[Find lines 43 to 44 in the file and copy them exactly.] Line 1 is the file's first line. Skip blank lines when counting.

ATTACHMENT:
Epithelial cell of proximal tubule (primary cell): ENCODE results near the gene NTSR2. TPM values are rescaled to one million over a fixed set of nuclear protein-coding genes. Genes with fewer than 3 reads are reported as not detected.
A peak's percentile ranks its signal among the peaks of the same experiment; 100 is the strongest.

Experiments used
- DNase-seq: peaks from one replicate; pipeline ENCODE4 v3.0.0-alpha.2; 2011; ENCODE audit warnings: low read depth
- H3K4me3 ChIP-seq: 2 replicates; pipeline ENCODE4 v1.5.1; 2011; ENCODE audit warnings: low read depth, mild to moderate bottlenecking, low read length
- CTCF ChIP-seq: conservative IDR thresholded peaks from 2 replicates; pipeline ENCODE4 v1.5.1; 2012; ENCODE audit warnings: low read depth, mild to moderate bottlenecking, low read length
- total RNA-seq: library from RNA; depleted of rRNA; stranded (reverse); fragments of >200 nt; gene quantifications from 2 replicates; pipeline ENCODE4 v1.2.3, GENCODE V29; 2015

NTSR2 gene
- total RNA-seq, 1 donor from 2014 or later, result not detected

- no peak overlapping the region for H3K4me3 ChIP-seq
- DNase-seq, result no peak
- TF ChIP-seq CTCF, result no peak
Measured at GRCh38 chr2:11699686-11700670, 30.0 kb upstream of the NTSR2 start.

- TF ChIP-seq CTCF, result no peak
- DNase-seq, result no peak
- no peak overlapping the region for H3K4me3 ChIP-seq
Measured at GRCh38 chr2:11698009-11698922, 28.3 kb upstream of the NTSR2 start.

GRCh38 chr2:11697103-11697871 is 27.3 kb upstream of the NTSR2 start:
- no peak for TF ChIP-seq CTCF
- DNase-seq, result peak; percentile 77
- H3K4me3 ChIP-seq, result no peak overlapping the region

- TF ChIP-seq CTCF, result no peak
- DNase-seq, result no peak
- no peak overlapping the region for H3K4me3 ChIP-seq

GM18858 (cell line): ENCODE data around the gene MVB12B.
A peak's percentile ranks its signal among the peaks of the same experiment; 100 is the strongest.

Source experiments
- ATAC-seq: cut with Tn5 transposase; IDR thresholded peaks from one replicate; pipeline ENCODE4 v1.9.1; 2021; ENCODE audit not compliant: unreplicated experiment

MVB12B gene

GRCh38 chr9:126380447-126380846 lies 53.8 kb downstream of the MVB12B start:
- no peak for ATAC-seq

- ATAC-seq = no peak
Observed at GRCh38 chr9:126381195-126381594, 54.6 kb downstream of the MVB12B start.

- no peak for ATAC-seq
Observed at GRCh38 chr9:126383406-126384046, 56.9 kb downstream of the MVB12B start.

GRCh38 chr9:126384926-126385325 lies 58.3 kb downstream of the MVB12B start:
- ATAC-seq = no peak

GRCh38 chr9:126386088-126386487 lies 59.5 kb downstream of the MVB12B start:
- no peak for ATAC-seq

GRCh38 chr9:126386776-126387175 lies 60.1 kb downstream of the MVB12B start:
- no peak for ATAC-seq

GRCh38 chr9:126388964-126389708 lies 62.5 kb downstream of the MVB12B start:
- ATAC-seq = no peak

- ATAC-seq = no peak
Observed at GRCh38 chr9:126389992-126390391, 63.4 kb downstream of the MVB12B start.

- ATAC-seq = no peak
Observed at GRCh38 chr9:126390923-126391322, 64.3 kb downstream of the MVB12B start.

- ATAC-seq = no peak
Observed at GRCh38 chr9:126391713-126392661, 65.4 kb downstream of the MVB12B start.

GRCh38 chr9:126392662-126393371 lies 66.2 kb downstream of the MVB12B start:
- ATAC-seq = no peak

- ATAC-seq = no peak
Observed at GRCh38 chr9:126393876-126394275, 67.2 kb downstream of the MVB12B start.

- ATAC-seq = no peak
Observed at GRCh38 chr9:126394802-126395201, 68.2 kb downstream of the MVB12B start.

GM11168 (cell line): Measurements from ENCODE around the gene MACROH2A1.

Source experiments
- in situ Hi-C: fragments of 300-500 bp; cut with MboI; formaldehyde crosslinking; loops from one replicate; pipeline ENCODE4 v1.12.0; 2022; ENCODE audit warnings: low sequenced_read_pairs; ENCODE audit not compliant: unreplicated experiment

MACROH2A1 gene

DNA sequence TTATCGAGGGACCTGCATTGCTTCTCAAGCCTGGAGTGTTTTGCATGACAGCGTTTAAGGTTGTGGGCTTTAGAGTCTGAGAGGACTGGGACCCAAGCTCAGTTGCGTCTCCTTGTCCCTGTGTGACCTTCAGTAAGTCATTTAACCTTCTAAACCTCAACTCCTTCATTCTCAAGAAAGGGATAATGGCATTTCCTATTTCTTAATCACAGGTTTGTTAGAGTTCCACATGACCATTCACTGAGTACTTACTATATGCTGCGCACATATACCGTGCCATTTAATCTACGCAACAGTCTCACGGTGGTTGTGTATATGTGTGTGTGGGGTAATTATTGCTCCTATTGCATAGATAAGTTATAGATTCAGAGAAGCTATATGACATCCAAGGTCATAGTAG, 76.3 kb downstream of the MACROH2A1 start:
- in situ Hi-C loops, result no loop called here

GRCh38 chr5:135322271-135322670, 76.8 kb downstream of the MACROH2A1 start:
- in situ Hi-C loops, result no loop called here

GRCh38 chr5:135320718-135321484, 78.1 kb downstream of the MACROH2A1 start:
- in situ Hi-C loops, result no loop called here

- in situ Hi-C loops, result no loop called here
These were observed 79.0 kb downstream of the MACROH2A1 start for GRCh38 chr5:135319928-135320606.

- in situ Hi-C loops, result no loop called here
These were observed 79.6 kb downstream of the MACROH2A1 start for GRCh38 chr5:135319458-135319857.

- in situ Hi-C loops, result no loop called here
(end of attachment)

- ATAC-seq = no peak

- ATAC-seq = no peak